It was almost three years ago when I wrote about manual pages. Moving forward, I want to share a simple and useful shell script to search through manual pages.

Shell script

Store shell script.

# search through man pages
# Source:
# Usage:
# manual_name search_pattern
# Examples:
# ^tar absolute
# fopen fopen\( 

# use colors: always, never

# display surrounding lines

if [ "$#" -eq 2 ]; then

  manuals=$(man -k $1) # Important:
                       # Use "-k" parameter or "-f" if you want to be strict

  echo "$manuals" | while read manual_line; do
    manual_page=$(echo $manual_line | sed 's/\(.*\) (.*) [ ]*- .*/\1/')
    manual_section=$(echo $manual_line | sed 's/.* (\(.*\)) [ ]*- .*/\1/')

    matches=$(man $manual_section $manual_page 2>/dev/null | grep --color=$grep_colors -C $grep_lines -e "$pattern")

    if [ -n "$matches" ]; then
      echo "$matches" | while read match; do
        echo "$manual_page ($manual_section): $match"

Use grep_colors variable to use colors and grep_lines to define the number of surrounding lines.


$ sh ^tar absolute
tar (1):
tar (1): -P, --absolute-names
tar (1): don't strip leading '/'s from file names

$ sh ^test$ newer
test (1): FILE1 -nt FILE2
test (1): FILE1 is newer (modification date) than FILE2

$ sh fopen fopen\(
fopen (3):
fopen (3): FILE *fopen(const char *path, const char *mode);
fopen (3):
fopen (3): --
fopen (3): DESCRIPTION
fopen (3): The  fopen() function opens the file whose name is the string pointed to by path and associates a stream with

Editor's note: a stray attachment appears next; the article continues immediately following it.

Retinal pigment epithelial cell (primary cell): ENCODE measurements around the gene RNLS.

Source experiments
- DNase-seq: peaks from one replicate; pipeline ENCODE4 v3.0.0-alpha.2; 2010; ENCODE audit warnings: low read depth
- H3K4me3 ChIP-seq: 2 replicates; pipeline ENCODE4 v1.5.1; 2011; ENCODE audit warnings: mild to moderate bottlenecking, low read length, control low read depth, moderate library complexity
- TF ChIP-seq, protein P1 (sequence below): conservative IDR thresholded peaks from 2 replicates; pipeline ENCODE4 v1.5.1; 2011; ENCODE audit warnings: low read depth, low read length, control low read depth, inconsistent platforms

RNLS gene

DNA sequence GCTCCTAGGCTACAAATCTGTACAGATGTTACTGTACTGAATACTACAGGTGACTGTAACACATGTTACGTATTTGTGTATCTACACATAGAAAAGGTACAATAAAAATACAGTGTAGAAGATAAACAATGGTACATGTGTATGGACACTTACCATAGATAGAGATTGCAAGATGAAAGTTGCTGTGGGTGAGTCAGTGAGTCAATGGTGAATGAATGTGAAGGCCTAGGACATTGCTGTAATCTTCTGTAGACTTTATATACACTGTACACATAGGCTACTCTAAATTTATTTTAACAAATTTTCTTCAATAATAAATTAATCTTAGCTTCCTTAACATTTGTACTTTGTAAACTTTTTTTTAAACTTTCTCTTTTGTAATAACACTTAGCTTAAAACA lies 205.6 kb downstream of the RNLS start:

fopen (3): it.
fopen (3): --
fopen (3): pointed  to by stream with it.  The original stream (if it exists) is closed.  The mode argument is used just
fopen (3): as in the fopen() function.  The primary use of the freopen() function is to change the file associated  with
fopen (3): a standard text stream (stderr, stdin, or stdout).
fopen (3): --
fopen (3): RETURN VALUE
fopen (3): Upon  successful  completion  fopen(),  fdopen()  and  freopen()  return  a FILE pointer.  Otherwise, NULL is
fopen (3): returned and errno is set to indicate the error.
fopen (3): --
fopen (3): ERRORS
fopen (3): EINVAL The mode provided to fopen(), fdopen(), or freopen() was invalid.
fopen (3):
fopen (3): The fopen(), fdopen() and freopen() functions may also fail and set errno for any of the errors specified for
fopen (3): the routine malloc(3).
fopen (3):
fopen (3): The fopen() function may also fail and set errno for any of the errors specified for the routine open(2).
fopen (3):
fopen (3): --
fopen (3): CONFORMING TO
fopen (3): The fopen() and freopen() functions conform to C89.  The fdopen() function conforms to POSIX.1-1990.
fopen (3):
fopen (3): --
fopen (3):
fopen (3): x      Open  the  file  exclusively  (like  the O_EXCL flag of open(2)).  If the file already exists, fopen()
fopen (3): fails, and sets errno to EEXIST.  This flag is ignored for fdopen().
fopen (3):
fopen (3): In addition to the above characters, fopen() and freopen() support the following syntax in mode:
fopen (3):
fopen (3): --
fopen (3): When parsing for individual flag characters in mode (i.e., the characters preceding the "ccs" specification),
fopen (3): the  glibc implementation of fopen() and freopen() limits the number of characters examined in mode to 7 (or,
fopen (3): in glibc versions before 2.14, to 6, which  was  not  enough  to  include  possible  specifications  such  as
fopencookie (3):
fopencookie (3): The fopencookie() function serves a purpose similar to fopen(3): it opens a new stream and returns a  pointer
fopencookie (3): to a FILE object that is used to operate on that stream.
fopencookie (3): --
fopencookie (3):
fopencookie (3): The  mode  argument serves the same purpose as for fopen(3).  The following modes are supported: r, w, a, r+,
fopencookie (3): w+, and a+.  See fopen(3) for details.
fopencookie (3):
fopencookie (3): --
fopencookie (3): SEE ALSO
fopencookie (3): fclose(3), fmemopen(3), fopen(3), fseek(3)


How to open manual page at the specific page section blog post